I recently marked my four-year anniversary of starting graduate school. When I reflect on the years that I’ve spent here, embedded in the practice of science like a mosquito in amber, I’m reminded of a line from that Bob Dylan song: “Then you better start swimmin’ / Or you’ll sink like a stone / For the times they are a-changin’.”
The times are a-changin’ indeed. The biggest thing I’ve learned from my experience here is that science is everything. Science offers us students—most of us overeager, street-dumb twenty-somethings—an unparalleled opportunity to peek behind the curtain of existence. Science allows us to dive deeply into truth-with-a-capital-T and retrieve information to help save the lives of those around us. It’s amazing…and it’s why I entered graduate school in the first place.
But science isn’t exclusively good. Science, the exhausting, elbow-greasy practice of it, is also a blackened altar onto which we sacrifice so much of our lives and our freedom. Science is a jealous god, one who hears the cries of its greatest worshippers and sometimes, more often than we’d like to admit, capriciously holds back its favor and love. We become a wandering people looking to the sky for manna and seeing only thunderclouds forming on the horizon.
I know this sounds hyperbolic and overblown—remember the self-parodical descriptions of us twenty-something graduate students a couple paragraphs ago?—but it’s representative of how I have been shaped by this experience. Even though I’m in a privileged position, working for an excellent mentor whose talent and largesse have made me somewhat spoiled, I don’t think I’m wrong. And I know I’m not alone either.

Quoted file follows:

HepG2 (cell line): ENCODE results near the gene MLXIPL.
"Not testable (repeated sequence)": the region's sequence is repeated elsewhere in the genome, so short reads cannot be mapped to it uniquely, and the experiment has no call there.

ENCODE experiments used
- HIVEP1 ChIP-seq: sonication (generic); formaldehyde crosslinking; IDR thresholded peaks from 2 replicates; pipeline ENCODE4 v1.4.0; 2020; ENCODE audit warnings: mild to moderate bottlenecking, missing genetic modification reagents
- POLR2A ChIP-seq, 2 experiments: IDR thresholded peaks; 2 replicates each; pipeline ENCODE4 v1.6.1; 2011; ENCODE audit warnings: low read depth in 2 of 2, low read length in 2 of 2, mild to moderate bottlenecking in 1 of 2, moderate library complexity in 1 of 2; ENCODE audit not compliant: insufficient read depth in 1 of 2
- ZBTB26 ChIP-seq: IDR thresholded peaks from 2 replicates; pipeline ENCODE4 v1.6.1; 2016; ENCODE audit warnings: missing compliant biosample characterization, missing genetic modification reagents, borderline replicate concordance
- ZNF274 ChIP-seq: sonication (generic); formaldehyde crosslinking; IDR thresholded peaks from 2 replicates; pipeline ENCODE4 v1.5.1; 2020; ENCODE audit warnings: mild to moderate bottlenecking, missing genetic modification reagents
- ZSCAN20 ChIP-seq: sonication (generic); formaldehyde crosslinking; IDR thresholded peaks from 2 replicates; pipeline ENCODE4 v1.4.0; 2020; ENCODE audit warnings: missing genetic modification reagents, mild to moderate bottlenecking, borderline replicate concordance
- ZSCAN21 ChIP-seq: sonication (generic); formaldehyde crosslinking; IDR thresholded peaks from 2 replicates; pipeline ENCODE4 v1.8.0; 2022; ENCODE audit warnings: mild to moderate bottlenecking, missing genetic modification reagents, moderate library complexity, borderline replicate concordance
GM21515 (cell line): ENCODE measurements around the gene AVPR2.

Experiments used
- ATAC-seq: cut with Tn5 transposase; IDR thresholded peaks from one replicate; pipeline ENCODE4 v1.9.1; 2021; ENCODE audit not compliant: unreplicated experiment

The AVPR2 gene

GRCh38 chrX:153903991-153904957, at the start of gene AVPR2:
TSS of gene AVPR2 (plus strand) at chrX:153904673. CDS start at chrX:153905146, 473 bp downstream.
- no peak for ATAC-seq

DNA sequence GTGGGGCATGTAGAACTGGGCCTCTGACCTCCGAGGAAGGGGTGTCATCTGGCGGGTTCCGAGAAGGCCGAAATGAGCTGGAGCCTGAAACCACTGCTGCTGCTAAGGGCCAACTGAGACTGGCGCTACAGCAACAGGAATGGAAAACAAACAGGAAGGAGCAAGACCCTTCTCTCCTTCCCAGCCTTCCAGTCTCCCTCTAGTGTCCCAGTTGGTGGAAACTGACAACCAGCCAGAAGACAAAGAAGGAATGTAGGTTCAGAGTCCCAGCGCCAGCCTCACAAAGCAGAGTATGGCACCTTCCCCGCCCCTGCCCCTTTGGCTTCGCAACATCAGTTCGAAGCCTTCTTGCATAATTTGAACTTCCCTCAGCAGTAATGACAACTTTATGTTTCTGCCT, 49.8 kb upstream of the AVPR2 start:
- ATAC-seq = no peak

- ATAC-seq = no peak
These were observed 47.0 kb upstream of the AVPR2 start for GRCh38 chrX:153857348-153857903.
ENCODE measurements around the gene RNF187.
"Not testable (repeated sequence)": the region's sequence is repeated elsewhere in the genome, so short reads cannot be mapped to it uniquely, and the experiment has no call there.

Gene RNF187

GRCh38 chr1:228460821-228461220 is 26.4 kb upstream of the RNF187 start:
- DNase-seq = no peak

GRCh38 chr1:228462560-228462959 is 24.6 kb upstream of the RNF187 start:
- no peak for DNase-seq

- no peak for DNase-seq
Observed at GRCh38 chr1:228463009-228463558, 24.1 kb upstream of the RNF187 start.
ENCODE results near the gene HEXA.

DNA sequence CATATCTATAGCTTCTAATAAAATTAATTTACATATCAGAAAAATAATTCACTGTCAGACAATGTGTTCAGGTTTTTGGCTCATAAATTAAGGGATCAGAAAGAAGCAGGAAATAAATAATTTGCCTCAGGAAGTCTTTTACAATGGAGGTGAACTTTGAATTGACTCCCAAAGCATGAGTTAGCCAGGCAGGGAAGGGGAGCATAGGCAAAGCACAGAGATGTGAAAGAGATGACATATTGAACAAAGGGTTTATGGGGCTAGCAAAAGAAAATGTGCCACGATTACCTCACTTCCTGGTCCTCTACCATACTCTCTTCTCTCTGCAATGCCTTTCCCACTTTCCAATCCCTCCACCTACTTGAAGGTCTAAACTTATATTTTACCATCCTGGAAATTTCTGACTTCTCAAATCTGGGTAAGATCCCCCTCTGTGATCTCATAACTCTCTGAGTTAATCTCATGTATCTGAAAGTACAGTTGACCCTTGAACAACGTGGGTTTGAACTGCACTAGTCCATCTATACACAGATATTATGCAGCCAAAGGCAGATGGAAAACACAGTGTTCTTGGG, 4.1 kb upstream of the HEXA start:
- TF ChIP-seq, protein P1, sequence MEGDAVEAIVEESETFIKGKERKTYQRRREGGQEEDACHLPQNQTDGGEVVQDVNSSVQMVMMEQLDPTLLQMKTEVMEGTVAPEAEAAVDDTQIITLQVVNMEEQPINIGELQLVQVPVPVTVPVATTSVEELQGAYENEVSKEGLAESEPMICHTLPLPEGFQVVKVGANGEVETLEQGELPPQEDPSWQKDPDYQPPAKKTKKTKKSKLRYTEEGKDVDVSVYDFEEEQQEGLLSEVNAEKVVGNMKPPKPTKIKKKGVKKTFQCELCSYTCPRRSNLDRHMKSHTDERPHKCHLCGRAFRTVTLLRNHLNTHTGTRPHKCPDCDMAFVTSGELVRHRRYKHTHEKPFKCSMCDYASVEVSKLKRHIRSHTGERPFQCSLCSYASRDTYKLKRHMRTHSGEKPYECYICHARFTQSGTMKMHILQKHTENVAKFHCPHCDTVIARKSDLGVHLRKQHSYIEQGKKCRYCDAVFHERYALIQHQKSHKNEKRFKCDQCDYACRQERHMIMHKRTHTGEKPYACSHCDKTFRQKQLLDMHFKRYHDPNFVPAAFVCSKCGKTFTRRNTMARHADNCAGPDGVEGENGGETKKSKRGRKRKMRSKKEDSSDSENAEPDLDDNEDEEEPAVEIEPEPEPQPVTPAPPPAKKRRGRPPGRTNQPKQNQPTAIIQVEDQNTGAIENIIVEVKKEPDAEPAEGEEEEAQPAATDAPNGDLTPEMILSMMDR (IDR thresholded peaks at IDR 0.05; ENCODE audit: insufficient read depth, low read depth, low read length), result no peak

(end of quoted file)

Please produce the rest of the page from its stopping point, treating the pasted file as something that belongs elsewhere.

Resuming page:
I should emphasize that while what I’m saying isn’t anathema, it’s not encouraged either. Often, we’re told by our professors and by the administration that these complaints smack of entitlement. You don’t know how good you’ve got it, they say. Back in my day, we used mouth pipettes with no regard for safety, computers were the size of food trucks, and barefoot in the snow and uphill both ways and gasoline cost only a quarter.
Yes, we students know that practicing science is a privilege. We’ve never thought otherwise. But practicing science is also a demanding struggle, one that all your generational rose-colored glasses (the ones with the large lenses rimmed in tortoise shell that were all the rage back in the ‘80s) automatically obscures and makes small.
You better start swimmin’ or you’ll sink like a stone. The truth is, after four years of graduate school, I don’t know in which direction I’m swimming. I don’t think that direction is toward scientific research, actually—I don’t think I’m tenacious or talented enough to continue offering the prayers and supplications to this vengeful god. But I’ve got to keep swimming.
Make no mistake: I will continue doing research. I will finish graduate school. To continue with that Dylan song: “The line it is drawn / The curse it is cast … As the present now will later be past.” As my present dissolves gracelessly into the past, I can’t help but think about the future, about what that holds. Because the times, my friends, they are a-changin’. And so are we.